Last month, Standard & Poor’s released another negative outlook for non-profit higher ed institutions. The central issue, as one might expect, was the tension between increasing costs for colleges and a focus on affordability for students. While some of the blame for rising costs lies with unnecessarily complex regulatory requirements—and the cost of compliance with the NCAA, on Title IX, and with accreditors is nothing to laugh at—much of the blame falls on the schools themselves, which have failed to cut costs despite a similarly dire outlook from Standard & Poor’s a year ago.
The report notes “that colleges or universities that are unable to distinguish themselves in the market through their reputation or offerings will have to compete for students purely on price.” As many schools face an enrollment crunch, the time has never been riper for cost cuts. Those who don’t find ways to limit spending may soon find themselves heading toward bankruptcy.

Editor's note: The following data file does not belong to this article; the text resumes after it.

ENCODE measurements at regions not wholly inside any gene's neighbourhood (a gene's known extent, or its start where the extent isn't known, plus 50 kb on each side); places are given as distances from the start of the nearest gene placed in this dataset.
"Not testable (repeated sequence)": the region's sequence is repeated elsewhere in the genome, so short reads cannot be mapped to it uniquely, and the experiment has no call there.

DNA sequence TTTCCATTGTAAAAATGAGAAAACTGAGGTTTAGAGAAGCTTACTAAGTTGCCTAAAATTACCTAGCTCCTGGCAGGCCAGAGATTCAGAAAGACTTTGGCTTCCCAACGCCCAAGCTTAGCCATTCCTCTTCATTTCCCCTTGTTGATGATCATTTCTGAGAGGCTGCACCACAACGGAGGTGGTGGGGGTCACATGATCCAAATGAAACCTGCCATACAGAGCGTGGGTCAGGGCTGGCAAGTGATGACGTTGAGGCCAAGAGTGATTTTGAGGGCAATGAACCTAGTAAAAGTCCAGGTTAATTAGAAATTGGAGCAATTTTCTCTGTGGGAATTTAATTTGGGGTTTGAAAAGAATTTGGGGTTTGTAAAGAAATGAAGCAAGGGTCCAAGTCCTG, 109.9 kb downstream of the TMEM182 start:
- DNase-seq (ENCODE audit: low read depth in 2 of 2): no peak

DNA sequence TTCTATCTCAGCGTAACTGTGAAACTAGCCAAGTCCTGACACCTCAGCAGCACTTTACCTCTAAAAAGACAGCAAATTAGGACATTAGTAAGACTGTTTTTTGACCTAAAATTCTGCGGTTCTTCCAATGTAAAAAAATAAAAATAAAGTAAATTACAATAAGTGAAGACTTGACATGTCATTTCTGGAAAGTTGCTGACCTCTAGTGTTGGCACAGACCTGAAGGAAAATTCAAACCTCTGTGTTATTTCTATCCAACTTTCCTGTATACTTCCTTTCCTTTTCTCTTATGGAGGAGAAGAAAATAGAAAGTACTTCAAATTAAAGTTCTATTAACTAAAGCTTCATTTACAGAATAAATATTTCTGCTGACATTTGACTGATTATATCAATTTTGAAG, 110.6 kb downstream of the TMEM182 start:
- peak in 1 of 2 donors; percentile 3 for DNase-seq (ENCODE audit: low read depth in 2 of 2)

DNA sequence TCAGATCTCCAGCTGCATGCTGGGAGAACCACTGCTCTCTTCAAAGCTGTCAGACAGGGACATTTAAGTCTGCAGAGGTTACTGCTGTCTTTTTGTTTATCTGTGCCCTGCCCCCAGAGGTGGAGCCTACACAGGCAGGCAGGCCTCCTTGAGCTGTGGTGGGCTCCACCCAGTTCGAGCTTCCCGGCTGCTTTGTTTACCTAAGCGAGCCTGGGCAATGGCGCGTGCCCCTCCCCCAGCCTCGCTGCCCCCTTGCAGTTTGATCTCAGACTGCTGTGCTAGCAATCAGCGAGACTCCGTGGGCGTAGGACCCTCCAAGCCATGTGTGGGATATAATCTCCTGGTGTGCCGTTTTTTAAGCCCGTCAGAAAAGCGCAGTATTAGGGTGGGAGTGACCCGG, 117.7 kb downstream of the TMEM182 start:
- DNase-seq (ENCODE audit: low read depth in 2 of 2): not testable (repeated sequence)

Unfortunately, the schools at risk are not showing signs that they intend to cut costs in any significant way. Like the grasshopper in Aesop’s fable, these schools have spent too long basking in the summer sun of federal subsidy (in the form of student financial aid) and then riding a recession-driven enrollment boom. It can be difficult to realize how recklessly one is spending when the tuition-revenue is still flowing in.
Now, as public funding shows little sign of returning to pre-recession levels and American families feel the lingering effects of the recession on disposable wealth, enrollments are ebbing. It’s time to face the cold winds of winter and find ways to keep costs in check.
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